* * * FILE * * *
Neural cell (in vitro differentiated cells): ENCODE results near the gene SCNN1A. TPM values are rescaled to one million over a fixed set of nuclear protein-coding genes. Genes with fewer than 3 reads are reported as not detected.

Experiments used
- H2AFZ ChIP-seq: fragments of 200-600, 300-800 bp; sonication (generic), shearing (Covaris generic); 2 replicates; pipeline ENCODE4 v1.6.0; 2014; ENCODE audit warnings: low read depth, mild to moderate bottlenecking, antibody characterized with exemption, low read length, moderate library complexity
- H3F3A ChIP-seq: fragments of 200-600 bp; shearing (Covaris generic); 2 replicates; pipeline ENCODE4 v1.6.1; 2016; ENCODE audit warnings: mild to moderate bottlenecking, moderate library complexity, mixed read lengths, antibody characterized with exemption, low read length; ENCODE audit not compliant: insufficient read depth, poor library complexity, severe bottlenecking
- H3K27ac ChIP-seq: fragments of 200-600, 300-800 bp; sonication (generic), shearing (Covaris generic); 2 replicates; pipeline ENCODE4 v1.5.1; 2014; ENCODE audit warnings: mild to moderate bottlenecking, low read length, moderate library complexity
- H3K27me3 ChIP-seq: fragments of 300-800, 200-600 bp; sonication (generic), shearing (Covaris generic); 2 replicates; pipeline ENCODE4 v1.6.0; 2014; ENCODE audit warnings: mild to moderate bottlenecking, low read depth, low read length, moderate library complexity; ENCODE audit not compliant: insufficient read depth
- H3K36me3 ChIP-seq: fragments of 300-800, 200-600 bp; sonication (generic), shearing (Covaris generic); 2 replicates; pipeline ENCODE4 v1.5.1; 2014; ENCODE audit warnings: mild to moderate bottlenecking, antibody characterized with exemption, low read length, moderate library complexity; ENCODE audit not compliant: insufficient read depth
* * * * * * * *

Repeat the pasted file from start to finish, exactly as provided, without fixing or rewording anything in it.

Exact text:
Neural cell (in vitro differentiated cells): ENCODE results near the gene SCNN1A. TPM values are rescaled to one million over a fixed set of nuclear protein-coding genes. Genes with fewer than 3 reads are reported as not detected.

Experiments used
- H2AFZ ChIP-seq: fragments of 200-600, 300-800 bp; sonication (generic), shearing (Covaris generic); 2 replicates; pipeline ENCODE4 v1.6.0; 2014; ENCODE audit warnings: low read depth, mild to moderate bottlenecking, antibody characterized with exemption, low read length, moderate library complexity
- H3F3A ChIP-seq: fragments of 200-600 bp; shearing (Covaris generic); 2 replicates; pipeline ENCODE4 v1.6.1; 2016; ENCODE audit warnings: mild to moderate bottlenecking, moderate library complexity, mixed read lengths, antibody characterized with exemption, low read length; ENCODE audit not compliant: insufficient read depth, poor library complexity, severe bottlenecking
- H3K27ac ChIP-seq: fragments of 200-600, 300-800 bp; sonication (generic), shearing (Covaris generic); 2 replicates; pipeline ENCODE4 v1.5.1; 2014; ENCODE audit warnings: mild to moderate bottlenecking, low read length, moderate library complexity
- H3K27me3 ChIP-seq: fragments of 300-800, 200-600 bp; sonication (generic), shearing (Covaris generic); 2 replicates; pipeline ENCODE4 v1.6.0; 2014; ENCODE audit warnings: mild to moderate bottlenecking, low read depth, low read length, moderate library complexity; ENCODE audit not compliant: insufficient read depth
- H3K36me3 ChIP-seq: fragments of 300-800, 200-600 bp; sonication (generic), shearing (Covaris generic); 2 replicates; pipeline ENCODE4 v1.5.1; 2014; ENCODE audit warnings: mild to moderate bottlenecking, antibody characterized with exemption, low read length, moderate library complexity; ENCODE audit not compliant: insufficient read depth